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Absolute Beginner's Guide to Database Normalization

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Learn how to enhance consistency and reduce redundancy by understanding how to normalize your data model and apply it to your design.
This chapter is from the book

Chapter Hightlights

  • What Does It Mean to Normalize a Database?

  • Steps to Normalize Your Data Model

  • Denormalize Data—When Does It Make Sense to Break the Rules?

  • Normalization Applied—Review the TEB Database and Refine the Design

  • What You Have Learned

In the last chapter, you were introduced to basic database design concepts. In this chapter, you will build on those skills. If you recall one of the basic mantras of this book, it takes several iterations of work to reach an optimal database design. After your initial complement of tables has been created, the next step involves outfitting the tables with columns. At this point, the only columns that exist are the primary and foreign keys necessary to support the relations between the tables. The question at this point is, "What columns do you include in a table?" Some of the columns to include can be determined through the application of common sense. Other columns to include are not as intuitive. As you will see, whether to include a column can determine whether new tables have to be created. If you think all the tables for the Time Entry and Billing (TEB) Database have been created, you are in for a surprise! The process of determining which columns go in a table is called normalization. The normalization process is the focus of this chapter, and upon completing this chapter, the TEB Database design will be complete.

What Does It Mean to Normalize a Database?

Database normalization can best be characterized as the process of organizing a database. With the question of what out of the way, let's turn to the question of why. The goal of normalization is to reduce problems with data consistency by reducing redundancy. Sound confusing? The concept of normalization is probably easier understood by way of a simple example. To illustrate, let's again turn to the Northwind Traders Database that ships with Access.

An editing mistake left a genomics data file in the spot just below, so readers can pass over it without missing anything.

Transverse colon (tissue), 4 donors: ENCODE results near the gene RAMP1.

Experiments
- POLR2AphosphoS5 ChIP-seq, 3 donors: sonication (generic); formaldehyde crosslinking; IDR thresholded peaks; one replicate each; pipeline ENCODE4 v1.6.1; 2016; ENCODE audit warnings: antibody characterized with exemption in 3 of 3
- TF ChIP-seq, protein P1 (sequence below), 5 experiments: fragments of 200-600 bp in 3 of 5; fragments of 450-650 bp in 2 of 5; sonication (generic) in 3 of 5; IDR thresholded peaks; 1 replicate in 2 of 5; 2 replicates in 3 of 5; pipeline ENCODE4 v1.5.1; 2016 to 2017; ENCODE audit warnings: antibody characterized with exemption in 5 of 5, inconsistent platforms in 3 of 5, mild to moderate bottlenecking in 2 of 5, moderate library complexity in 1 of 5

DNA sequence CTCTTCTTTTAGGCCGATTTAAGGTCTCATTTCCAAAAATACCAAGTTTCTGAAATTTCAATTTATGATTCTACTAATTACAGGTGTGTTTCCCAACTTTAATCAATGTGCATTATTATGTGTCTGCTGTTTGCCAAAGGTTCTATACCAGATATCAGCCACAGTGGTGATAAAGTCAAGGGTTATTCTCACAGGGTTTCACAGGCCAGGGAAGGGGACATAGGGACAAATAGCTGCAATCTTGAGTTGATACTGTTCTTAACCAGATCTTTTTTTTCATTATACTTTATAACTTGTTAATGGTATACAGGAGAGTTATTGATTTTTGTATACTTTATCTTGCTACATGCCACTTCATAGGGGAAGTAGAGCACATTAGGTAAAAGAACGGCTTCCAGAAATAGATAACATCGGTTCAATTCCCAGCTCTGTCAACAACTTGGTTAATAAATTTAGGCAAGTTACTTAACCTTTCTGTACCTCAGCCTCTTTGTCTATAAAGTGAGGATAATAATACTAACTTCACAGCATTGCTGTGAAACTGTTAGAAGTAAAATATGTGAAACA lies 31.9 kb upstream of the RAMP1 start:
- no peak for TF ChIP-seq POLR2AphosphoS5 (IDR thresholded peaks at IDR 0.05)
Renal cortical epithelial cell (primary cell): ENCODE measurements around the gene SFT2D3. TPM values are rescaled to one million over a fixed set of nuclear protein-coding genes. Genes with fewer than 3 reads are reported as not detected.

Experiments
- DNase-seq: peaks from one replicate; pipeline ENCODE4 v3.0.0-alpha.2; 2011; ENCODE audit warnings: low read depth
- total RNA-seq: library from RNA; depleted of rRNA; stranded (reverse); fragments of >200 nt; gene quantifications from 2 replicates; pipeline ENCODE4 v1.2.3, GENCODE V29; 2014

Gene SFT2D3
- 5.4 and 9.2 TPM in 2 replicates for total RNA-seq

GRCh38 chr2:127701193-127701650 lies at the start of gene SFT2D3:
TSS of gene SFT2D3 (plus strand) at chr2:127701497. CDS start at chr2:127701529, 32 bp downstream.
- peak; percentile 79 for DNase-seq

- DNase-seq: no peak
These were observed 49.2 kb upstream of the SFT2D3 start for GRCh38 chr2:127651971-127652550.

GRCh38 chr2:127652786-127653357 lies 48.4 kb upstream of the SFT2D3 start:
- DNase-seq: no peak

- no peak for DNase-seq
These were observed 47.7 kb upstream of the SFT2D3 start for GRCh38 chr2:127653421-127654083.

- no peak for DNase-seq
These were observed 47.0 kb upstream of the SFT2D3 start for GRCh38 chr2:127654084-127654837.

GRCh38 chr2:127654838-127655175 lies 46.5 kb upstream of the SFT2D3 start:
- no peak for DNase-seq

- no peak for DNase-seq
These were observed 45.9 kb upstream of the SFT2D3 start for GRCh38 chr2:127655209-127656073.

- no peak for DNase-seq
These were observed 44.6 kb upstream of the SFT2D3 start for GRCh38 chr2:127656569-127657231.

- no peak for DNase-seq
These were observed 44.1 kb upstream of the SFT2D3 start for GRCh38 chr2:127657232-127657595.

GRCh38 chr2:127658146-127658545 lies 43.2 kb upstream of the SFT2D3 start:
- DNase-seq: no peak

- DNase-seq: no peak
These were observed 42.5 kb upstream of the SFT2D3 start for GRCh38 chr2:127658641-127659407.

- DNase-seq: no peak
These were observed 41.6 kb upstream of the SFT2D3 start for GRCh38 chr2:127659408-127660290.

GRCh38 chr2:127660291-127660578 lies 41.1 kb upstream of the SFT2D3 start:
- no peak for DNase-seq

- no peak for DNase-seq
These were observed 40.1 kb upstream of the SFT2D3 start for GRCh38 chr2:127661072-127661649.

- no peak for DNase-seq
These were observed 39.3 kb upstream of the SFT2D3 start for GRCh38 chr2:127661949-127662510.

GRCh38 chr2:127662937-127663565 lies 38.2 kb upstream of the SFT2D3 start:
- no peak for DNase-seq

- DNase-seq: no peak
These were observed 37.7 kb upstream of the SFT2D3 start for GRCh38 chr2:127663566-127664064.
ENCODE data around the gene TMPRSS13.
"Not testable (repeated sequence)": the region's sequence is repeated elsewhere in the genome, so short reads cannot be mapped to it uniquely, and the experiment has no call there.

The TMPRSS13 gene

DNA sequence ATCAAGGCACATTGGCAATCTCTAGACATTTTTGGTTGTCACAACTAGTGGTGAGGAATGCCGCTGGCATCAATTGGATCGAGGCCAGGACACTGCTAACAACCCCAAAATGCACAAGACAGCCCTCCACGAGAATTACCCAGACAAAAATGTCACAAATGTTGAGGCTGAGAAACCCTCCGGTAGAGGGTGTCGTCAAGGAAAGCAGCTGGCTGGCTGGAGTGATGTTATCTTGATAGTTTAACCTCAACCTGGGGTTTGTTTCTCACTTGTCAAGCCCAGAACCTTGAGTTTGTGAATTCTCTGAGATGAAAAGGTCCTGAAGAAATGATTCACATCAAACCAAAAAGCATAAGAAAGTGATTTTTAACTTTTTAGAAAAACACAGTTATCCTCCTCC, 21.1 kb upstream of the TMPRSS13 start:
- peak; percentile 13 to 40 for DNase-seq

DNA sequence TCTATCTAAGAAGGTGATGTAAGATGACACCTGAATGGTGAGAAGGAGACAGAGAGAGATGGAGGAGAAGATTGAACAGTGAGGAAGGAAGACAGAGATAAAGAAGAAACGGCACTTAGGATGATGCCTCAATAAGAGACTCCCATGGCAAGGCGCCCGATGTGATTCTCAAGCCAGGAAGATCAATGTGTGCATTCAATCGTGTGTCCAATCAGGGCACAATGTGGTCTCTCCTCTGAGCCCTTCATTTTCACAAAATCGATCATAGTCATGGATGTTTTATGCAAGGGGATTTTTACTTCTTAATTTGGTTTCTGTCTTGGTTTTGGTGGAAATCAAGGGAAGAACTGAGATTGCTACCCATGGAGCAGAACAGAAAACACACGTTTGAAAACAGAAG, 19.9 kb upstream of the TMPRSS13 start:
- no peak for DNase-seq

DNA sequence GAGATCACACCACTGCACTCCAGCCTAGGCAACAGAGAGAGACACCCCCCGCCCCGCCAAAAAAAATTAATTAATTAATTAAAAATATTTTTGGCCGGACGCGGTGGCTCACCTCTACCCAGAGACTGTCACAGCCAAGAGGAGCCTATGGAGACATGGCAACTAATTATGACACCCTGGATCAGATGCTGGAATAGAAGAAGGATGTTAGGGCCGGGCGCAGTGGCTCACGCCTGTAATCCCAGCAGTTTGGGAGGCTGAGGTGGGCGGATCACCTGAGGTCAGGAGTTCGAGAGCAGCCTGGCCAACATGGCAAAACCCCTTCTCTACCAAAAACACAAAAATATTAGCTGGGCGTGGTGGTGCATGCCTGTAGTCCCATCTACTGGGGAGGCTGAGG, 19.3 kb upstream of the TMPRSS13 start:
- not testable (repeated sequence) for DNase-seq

Figure 4.1 shows the ERD (Entity Relationship Diagram) for the Northwind Traders Database that was introduced in Chapter 2, "The Anatomy of a Real Database." Notice the relationship between the Customers and Orders tables. As a quick review of how relationships work in a relational database, the primary key of the parent table is carried in the child table as the foreign key. In this case, the CustomerID field is carried in the Orders table. This is how order records for a specific customer can be associated with that customer.

Why then not carry other fields from the Customers table? As you will see later, sometimes you might elect to carry other fields from the parent table to the child table. As a general rule, however, you will not want to do this. For example, what if you decide you are going to carry the CompanyName field in the Orders table and the company name changes? Not only would you have to update the Customers table, you would also have to update the Orders table and any other table in which CompanyName exists. Continuing with this example, what if the various locations of CompanyName were not consistently updated? Which version would reflect the current, most accurate version of CompanyName? If you were asked to prepare a report that needed to include CompanyName, which table should you use as the source of CompanyName?

Figure 4.1Figure 4.1 The Entity Relationship Diagram for the Northwind Traders Database shows a relationship between customers and orders.

It seems clear that if you have only one instance of a given data element in a database, it leaves nothing to interpretation and guesswork. When you update CompanyName in the Customers table, you can be sure that every report that relies on CompanyName will be accurate and up to date. Why? Because CompanyName is not carried redundantly in the database, and as a result, consistency is ensured. The same concept can be seen throughout the data model in Figure 4.1. Greater consistency through the elimination of redundancy—this is the goal of normalization!

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